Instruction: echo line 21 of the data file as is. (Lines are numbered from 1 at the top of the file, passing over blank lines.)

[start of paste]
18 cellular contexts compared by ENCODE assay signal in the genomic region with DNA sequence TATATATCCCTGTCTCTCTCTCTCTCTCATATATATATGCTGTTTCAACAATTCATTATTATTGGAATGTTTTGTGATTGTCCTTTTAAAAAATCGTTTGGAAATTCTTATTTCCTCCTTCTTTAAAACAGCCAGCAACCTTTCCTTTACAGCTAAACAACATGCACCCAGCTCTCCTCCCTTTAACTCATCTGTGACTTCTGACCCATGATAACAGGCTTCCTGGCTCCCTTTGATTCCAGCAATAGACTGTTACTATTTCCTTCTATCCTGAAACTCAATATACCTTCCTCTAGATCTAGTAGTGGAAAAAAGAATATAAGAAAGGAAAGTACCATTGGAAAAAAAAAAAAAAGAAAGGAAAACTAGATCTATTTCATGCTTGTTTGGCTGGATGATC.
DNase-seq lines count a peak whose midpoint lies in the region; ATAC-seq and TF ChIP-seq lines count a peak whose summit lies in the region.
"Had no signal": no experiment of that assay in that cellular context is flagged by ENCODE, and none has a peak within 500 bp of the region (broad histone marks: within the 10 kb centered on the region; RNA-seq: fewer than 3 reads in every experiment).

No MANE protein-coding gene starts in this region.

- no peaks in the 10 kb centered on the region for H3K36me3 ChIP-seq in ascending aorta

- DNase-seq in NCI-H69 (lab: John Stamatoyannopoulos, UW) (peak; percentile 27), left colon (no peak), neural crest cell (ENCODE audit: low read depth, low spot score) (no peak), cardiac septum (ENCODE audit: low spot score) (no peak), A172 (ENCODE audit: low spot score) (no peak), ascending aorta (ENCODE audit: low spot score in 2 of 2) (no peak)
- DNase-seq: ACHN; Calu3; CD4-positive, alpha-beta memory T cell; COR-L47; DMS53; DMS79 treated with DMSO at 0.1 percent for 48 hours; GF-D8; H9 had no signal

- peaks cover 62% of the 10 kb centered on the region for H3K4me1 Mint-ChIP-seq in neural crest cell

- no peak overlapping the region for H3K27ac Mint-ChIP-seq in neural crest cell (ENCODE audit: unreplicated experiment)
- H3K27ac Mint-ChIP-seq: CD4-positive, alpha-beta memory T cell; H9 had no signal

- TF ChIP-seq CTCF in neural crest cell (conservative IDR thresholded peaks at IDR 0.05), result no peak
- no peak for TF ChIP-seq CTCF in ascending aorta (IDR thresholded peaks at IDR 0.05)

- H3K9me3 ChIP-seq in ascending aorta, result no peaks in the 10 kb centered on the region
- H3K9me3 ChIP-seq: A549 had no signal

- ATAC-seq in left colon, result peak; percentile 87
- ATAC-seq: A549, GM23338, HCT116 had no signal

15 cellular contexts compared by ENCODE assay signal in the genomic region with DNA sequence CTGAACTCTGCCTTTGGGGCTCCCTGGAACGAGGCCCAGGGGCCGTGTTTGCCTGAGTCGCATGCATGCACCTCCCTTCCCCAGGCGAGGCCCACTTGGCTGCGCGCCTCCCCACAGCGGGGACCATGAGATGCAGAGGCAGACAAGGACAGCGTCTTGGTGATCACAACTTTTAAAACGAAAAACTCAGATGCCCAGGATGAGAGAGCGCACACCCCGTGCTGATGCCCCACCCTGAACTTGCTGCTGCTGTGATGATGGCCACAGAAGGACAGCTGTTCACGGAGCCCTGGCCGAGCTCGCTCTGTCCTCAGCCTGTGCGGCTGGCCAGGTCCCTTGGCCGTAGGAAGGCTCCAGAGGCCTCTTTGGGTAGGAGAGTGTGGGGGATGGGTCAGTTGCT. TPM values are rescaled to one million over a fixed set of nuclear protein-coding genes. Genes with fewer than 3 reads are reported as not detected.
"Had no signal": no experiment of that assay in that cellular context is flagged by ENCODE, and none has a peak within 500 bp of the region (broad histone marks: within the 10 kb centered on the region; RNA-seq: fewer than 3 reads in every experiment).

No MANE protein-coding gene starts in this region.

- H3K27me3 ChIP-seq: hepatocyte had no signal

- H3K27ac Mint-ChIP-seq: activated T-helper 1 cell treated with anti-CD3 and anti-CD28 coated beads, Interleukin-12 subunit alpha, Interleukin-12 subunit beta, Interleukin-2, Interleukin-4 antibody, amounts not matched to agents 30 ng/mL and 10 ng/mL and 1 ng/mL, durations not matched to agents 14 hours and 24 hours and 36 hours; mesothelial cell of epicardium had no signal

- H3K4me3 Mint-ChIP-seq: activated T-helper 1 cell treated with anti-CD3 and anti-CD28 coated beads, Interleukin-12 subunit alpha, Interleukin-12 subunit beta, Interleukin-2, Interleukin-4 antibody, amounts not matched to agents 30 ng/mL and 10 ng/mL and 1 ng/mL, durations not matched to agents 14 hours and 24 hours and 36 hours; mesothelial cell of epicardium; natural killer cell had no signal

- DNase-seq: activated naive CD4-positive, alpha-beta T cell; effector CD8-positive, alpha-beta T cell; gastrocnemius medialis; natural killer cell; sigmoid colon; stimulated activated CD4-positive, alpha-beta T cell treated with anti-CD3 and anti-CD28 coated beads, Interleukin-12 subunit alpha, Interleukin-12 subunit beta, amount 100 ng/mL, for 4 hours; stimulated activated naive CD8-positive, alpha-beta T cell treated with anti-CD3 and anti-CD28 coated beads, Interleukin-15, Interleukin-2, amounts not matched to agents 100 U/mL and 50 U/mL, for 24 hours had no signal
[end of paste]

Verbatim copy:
- H3K27ac Mint-ChIP-seq: activated T-helper 1 cell treated with anti-CD3 and anti-CD28 coated beads, Interleukin-12 subunit alpha, Interleukin-12 subunit beta, Interleukin-2, Interleukin-4 antibody, amounts not matched to agents 30 ng/mL and 10 ng/mL and 1 ng/mL, durations not matched to agents 14 hours and 24 hours and 36 hours; mesothelial cell of epicardium had no signal